NAR presents the GOLD Award to Councils that demonstrate “exceptional commitment to building members’ awareness of the global and multicultural business opportunities in their local markets.” Councils were evaluated in five focus areas: Business Plan, Marketing/Communication, Events/Education, Outreach and Benchmarking.

“SCCAOR is pleased to bring its members the resources, connections and training they need to be successful in the Global Real Estate Market,” said Hilda Ramirez, Director of PR, Education, and Events at SCCAOR. “The evolution of the internet has made investing in global real estate one of the fastest growing sectors in the profession.  It is an honor to be recognized as a NAR Gold Global Council in our first year of operation.”

 

For more information, visit www.sccaor.com/international

chiliA new King of Cuisine was crowned last night at the 2016 Santa Clara County REALTORS® Foundation Chili Cook Off. Congratulations to Pete Smith of Intero Real Estate Services on his winning recipe, Pete’s Fire Breathing Dragon Chili. It was delicious; ingredients included 17 pounds of beef sirloin and a few jalapenos for extra kick. For the first time in the history of the event, the same entry received top honors from both the “Celebrity Judges and the People’s Choice Award”. Pete’s name will be proudly added to the perpetual trophy. Proceeds from the event support the grants awarded by the charitable arm of the Santa Clara County Association of REALTORS, the SCCR Foundation.

By Nick Pham, Broker/Owner of PN Real Estate and Planning Commissioner for the City of San Jose

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You can become more knowledgeable as a REALTOR® by tapping into the City of San Jose’s web site. The site provides a lot of great information about the housing market, development projects and even permit projects.

When you are aware of the city’s future development plans, you become more of an area expert.You can better help your clients with their buying, selling and investment decisions.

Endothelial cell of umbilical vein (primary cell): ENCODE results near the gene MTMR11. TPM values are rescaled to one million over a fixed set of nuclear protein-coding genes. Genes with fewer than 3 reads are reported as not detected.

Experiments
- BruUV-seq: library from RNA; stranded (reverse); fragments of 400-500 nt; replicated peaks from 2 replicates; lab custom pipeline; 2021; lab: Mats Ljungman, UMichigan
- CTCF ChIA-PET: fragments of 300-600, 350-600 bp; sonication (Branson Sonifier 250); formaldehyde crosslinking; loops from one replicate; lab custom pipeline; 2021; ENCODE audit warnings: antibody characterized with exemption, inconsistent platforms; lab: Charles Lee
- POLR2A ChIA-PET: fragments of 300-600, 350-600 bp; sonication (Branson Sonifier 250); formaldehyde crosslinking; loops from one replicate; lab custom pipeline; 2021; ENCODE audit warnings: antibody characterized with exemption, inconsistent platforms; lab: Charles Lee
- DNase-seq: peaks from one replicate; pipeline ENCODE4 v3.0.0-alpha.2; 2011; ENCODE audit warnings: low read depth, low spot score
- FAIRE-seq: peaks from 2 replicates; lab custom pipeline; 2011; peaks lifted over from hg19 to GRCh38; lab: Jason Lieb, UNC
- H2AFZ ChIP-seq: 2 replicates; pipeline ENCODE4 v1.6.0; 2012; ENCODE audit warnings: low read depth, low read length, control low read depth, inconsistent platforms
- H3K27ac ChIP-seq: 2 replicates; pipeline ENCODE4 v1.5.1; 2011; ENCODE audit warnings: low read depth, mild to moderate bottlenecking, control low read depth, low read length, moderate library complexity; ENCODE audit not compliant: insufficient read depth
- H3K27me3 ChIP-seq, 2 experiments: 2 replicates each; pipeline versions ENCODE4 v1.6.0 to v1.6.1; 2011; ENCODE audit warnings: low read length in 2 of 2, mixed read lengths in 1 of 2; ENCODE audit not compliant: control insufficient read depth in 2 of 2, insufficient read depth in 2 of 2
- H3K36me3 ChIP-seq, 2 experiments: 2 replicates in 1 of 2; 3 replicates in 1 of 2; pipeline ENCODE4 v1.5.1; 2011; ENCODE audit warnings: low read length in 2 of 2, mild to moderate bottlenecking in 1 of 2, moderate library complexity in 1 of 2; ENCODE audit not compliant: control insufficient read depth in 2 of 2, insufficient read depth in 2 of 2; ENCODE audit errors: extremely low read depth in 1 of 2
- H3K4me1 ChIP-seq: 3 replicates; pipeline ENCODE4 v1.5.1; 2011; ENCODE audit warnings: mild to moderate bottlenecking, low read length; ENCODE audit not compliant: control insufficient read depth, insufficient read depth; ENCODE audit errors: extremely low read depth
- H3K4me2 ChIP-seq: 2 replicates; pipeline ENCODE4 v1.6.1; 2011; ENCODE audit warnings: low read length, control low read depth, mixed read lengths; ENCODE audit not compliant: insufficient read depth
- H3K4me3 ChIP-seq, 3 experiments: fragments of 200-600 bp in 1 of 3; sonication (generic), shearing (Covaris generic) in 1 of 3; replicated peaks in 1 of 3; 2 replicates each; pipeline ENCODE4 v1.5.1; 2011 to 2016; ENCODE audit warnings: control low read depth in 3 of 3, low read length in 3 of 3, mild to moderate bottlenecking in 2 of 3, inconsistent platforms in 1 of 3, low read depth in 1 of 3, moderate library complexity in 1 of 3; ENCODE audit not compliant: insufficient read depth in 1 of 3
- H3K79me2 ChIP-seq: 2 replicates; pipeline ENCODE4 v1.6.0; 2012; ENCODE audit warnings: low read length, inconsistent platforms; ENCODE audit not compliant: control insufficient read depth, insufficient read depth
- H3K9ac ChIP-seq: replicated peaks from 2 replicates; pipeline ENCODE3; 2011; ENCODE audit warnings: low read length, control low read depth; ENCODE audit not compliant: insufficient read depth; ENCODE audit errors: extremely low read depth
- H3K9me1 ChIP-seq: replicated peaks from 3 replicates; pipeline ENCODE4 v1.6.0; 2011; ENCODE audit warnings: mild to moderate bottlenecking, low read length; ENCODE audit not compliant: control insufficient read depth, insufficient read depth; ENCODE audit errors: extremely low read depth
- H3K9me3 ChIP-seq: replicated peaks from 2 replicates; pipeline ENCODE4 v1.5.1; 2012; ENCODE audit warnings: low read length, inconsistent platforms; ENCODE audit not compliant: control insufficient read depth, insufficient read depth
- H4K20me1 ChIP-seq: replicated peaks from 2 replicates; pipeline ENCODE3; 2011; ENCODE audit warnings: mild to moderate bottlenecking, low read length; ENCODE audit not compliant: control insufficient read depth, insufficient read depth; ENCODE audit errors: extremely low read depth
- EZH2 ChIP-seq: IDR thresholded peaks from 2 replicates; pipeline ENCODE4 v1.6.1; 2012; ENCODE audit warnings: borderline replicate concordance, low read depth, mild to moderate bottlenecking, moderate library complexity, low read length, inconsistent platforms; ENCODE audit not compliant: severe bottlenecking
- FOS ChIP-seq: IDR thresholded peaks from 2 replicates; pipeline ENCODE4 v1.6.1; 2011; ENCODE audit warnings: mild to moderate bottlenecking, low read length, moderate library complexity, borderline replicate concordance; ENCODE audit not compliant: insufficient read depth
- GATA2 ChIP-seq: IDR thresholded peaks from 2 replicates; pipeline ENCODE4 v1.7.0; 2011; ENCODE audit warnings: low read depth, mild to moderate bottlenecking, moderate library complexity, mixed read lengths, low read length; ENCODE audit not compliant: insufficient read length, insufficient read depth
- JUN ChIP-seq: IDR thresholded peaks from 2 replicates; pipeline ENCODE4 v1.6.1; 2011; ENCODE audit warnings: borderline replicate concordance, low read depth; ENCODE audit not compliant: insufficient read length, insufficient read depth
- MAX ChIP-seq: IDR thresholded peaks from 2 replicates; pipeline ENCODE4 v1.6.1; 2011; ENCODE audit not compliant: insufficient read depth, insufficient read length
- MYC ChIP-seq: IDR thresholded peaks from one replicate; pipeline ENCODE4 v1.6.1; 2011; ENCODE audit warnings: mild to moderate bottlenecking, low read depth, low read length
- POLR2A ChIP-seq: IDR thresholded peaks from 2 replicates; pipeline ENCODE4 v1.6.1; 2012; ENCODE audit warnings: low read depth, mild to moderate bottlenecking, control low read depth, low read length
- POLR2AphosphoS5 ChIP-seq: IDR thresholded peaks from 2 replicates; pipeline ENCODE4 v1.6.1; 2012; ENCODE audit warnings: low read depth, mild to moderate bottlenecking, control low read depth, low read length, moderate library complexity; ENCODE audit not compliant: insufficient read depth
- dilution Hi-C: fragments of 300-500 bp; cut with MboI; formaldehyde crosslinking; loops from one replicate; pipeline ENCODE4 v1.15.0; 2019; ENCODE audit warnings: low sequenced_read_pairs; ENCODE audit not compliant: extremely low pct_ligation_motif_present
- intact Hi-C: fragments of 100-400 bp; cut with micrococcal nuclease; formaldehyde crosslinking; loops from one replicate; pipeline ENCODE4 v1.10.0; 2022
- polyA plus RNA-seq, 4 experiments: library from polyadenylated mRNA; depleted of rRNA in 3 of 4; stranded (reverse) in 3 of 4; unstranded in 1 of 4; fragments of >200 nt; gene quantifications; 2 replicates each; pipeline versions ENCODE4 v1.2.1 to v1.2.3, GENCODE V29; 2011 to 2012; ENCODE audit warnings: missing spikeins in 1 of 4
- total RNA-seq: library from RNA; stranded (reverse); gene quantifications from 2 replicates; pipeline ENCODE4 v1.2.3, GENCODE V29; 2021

Every city planning department has a “General Plan” that outlines the future of the city. San Jose’s General Plan Envision San Jose 2040 outlines all the major community strategies, growth areas and land use policies for the entire city for the next 24 years.

The city’s web site also provides land zoning information as well as building permit information. You can simply enter a property address and find out what zone it is in and potentially how the neighboring zoning may affect your client’s decision.

San Jose has seen major development growth since the stock market crash of 2010.   There are many projects, both residential and commercial, sprouting in every neighborhood.

I have learned that by being a resource of information, my clients often reach out to me about their real estate and non-real estate-related questions. This continues to put me in front of them.

By Jim Myrick, Keller Williams

interview-1018333__180Have you ever heard the saying, “If you want to know the person’s character, look at his friends?”

The same holds true for Managing Brokers.  The agents in their office say a lot about the values and success of their business.

Are you being deliberate about who you are trying to recruit and retain? When it comes to agents,  talent attracts talent and non-talent does the same.  What also holds true is that non-talent repels talent.

Is your brokerage business set up to attract the best in the business or are you creating a group for the Island of Misfit Toys?

I think one of the big mistakes that Managing Brokers make is the same thing that many agents make. They try to be all things to all people.

What are the values and business model of your brokerage?  Don’t be afraid to put it out there and tell your story.  It will attract some and repel others and that is okay.  Who you will not hire also says a lot about your business.

Our business is becoming more and more transparent.  With the help of systems like Homesnap, everyone can see the production and type of business that your office and agents do.

After leaving management and becoming a partner in a larger office, I would get comments from associates saying, “Did you get tired of babysitting?”  I found it interesting how agents viewed their associates and themselves. Agents seeing their brokers tolerate and even cater to unprofessional and disrespectful behavior is extremely damaging.  Setting the bar and being uncompromising on it will reflect your character.

Terminating someone who violates your company values can actually be a good thing if done with class.  It shows that you have the courage to adhere to a set of principals and draws a line in the sand for you current associates.

When you put together a group of independent contractors, you can’t manage activities but you can have a common list of guiding principles.

Great sources for this are not only your competition but other successful businesses outside the real estate Industry. I call it being a “Business Scientist”.  Do the research to see what works and then implement it in your own business.